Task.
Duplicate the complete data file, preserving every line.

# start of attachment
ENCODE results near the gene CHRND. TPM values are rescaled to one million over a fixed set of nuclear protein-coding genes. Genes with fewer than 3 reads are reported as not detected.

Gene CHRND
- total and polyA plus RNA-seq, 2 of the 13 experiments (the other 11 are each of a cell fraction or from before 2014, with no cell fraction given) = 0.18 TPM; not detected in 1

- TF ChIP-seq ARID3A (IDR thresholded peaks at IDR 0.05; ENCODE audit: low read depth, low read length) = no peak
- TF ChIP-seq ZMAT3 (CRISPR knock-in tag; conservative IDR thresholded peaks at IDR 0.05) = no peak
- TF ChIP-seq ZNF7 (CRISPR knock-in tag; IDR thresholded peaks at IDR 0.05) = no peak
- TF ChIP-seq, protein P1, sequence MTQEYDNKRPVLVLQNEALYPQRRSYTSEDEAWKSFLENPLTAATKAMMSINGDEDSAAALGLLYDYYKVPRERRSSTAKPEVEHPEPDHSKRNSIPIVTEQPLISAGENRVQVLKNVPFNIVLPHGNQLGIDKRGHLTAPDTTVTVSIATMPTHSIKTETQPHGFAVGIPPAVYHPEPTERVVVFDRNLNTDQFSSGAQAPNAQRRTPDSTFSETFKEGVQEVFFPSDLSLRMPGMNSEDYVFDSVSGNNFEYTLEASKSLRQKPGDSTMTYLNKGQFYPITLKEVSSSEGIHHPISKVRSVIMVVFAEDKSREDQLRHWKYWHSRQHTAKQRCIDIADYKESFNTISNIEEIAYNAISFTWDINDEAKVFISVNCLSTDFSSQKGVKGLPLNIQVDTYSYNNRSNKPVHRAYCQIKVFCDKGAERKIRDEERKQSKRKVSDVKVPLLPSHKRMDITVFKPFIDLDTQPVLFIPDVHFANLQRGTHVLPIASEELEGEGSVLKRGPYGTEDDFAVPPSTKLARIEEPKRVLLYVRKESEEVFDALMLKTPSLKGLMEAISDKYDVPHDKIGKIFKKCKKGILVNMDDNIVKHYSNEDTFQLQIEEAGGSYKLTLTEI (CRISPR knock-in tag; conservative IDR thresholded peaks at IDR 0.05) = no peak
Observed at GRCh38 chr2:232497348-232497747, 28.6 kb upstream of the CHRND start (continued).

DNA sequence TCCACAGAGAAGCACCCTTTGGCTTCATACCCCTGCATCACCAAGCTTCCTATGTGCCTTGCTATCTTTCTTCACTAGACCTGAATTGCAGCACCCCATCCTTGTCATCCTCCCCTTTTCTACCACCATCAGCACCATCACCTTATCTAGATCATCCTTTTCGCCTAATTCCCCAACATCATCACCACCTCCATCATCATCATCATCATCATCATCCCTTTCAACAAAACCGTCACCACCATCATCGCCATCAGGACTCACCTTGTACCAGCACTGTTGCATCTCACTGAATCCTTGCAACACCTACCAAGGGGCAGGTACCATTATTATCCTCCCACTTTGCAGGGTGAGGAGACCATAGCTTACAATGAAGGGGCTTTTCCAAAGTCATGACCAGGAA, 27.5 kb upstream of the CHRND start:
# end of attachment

ENCODE results near the gene CHRND. TPM values are rescaled to one million over a fixed set of nuclear protein-coding genes. Genes with fewer than 3 reads are reported as not detected.

Gene CHRND
- total and polyA plus RNA-seq, 2 of the 13 experiments (the other 11 are each of a cell fraction or from before 2014, with no cell fraction given) = 0.18 TPM; not detected in 1

- TF ChIP-seq ARID3A (IDR thresholded peaks at IDR 0.05; ENCODE audit: low read depth, low read length) = no peak
- TF ChIP-seq ZMAT3 (CRISPR knock-in tag; conservative IDR thresholded peaks at IDR 0.05) = no peak
- TF ChIP-seq ZNF7 (CRISPR knock-in tag; IDR thresholded peaks at IDR 0.05) = no peak
- TF ChIP-seq, protein P1, sequence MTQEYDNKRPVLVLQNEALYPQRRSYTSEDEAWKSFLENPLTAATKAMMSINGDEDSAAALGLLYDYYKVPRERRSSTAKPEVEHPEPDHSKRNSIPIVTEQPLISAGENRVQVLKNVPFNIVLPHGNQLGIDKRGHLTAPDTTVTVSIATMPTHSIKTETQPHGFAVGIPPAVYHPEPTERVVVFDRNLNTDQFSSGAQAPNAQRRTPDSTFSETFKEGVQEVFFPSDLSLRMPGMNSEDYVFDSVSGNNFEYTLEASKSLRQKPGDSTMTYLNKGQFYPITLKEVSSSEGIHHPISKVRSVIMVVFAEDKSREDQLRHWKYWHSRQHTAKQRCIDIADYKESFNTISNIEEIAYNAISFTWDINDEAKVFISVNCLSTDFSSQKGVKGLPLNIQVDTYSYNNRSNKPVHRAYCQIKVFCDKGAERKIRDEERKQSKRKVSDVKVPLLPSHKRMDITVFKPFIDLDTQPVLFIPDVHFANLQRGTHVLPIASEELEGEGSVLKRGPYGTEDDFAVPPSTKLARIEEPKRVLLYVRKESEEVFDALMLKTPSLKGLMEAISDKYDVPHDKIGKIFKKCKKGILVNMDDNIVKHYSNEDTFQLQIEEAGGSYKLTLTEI (CRISPR knock-in tag; conservative IDR thresholded peaks at IDR 0.05) = no peak
Observed at GRCh38 chr2:232497348-232497747, 28.6 kb upstream of the CHRND start (continued).

DNA sequence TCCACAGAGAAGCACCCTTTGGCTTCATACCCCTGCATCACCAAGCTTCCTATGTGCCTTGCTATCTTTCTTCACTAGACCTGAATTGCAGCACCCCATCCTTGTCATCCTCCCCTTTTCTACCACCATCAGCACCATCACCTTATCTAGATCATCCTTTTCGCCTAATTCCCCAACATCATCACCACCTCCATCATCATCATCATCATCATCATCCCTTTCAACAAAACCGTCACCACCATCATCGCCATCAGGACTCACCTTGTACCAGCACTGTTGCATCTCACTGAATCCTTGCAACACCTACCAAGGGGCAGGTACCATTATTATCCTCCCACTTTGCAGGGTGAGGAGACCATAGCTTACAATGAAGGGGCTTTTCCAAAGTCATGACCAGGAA, 27.5 kb upstream of the CHRND start: